A once-bullish home equity analyst downgraded three companies in the sector Monday, citing ever-increasing prepayment rates, continued stiff competition, and in one case management turnover.

Delta Financial Corp., Woodbury, N.Y., First Alliance Corp., Irvine, Calif., and Southern Pacific Funding Corp., Lake Oswego, Ore., were downgraded from "buy" to "hold" by Jennifer S. Scutti, a Prudential Securities analyst.

Prepayment rates, which have already forced several in the sector to readjust their earnings, continue to grow, Ms. Scutti said. Most publicly traded home equity lenders use gain-on-sale accounting, which requires them to make assumptions about future loan performance. Any changes to those assumptions affect earnings.

Competition and the rate of loan refinancing are not slowing down as hoped, she said.

"If you looked at prepayment speeds during the first quarter, they were still rising, but the rate was slowing down," Ms. Scutti said. "But in May and June they have just shot up."

Borrowers are prepaying loans faster because the current competitive, low-interest rate environment has spawned a Catch-22, she said. Lenders who watched competitors take away borrowers by offering lower rates have stepped up marketing efforts to put volume back on their books-ultimately increasing prepayment rates industrywide.

Delta Financial, which up until now has emerged unscathed by negative factors, may need to take a charge to its second-quarter earnings, Ms. Scutti said.

Prepayment rates in some of the company's pools are "going through the roof," she said. Adjustable-rate mortgages are prepaying in some pools at rates of up to 70%, and in addition, many balloon mortgages are coming due.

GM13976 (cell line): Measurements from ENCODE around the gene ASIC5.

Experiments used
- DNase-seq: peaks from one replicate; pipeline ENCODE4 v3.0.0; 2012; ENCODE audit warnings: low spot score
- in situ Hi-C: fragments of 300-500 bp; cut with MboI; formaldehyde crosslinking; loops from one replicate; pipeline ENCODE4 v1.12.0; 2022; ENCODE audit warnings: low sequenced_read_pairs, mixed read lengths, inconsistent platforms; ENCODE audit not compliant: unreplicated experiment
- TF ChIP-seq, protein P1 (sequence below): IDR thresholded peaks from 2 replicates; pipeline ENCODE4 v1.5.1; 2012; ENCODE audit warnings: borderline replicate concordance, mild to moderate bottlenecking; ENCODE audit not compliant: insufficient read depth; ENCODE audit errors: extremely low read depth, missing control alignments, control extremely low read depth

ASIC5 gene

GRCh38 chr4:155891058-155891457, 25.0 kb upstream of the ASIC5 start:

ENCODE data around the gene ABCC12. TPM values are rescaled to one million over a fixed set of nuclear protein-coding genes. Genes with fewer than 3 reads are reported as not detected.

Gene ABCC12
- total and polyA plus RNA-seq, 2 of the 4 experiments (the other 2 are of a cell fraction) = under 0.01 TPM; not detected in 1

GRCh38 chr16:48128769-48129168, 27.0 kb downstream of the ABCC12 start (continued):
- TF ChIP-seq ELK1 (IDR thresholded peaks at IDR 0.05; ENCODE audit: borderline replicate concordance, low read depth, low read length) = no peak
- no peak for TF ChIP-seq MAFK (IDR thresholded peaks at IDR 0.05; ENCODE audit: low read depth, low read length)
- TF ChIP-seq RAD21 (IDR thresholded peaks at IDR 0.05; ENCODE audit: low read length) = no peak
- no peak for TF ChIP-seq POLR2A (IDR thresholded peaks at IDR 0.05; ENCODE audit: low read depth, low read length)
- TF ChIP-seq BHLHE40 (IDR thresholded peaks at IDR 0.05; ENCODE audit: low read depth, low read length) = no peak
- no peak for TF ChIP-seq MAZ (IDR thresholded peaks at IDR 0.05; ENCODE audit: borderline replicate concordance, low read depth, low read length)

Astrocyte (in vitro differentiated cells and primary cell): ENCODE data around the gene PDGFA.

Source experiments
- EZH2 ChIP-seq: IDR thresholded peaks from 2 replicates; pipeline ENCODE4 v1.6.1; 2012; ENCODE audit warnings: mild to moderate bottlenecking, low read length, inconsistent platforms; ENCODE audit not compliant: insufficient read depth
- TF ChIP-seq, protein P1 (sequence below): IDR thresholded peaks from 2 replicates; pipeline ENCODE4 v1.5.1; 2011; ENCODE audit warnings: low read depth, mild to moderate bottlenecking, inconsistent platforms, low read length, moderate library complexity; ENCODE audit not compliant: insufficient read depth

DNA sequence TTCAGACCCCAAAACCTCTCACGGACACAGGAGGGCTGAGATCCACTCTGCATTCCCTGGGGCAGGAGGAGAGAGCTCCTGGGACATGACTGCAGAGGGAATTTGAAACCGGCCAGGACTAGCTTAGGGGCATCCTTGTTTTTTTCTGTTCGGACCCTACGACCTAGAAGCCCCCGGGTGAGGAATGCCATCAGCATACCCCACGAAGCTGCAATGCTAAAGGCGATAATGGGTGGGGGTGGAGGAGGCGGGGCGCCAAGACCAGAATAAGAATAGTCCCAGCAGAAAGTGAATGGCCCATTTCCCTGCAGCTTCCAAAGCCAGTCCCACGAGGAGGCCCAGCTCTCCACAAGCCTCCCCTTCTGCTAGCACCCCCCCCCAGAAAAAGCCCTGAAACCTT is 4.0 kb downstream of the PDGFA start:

The company has since stopped making these loans but can do nothing about previous securitizations, she said.

Ms. Scutti said the necessary charge will be 25 to 30 cents a share, and she has readjusted 1998 estimates from $2.38 to $2.10.

First Alliance, meanwhile, is being downgraded because of recent management and employee turnover, Ms. Scutti said. Its chief financial officer, Mark Mason, left in May, and his expected successor, John Mitchel, in June, when the company announced it would have to take a $4.5 million writedown.

The company is due to report earnings next week, requiring Francisco Nebot, the newly hired chief financial officer, to "hit the ground running," Ms. Scutti said.

First Alliance has also been losing seasoned loan officers and managers to higher-paying competition recently, which could lead to less productivity, she said.

Southern Pacific, which has often been the subject of takeover rumors in recent months, was the most difficult to downgrade, Ms. Scutti said. Although the company has diversified its management, investments, and distribution channels in the past year, it still may not have "enough meat to make it a valuable franchise," Ms. Scutti said.

The company has reportedly hired Morgan Stanley to help it find a buyer.

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